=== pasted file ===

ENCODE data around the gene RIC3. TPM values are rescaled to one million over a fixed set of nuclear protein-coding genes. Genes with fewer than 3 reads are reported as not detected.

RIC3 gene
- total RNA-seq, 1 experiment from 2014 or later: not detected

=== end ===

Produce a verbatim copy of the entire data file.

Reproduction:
ENCODE data around the gene RIC3. TPM values are rescaled to one million over a fixed set of nuclear protein-coding genes. Genes with fewer than 3 reads are reported as not detected.

RIC3 gene
- total RNA-seq, 1 experiment from 2014 or later: not detected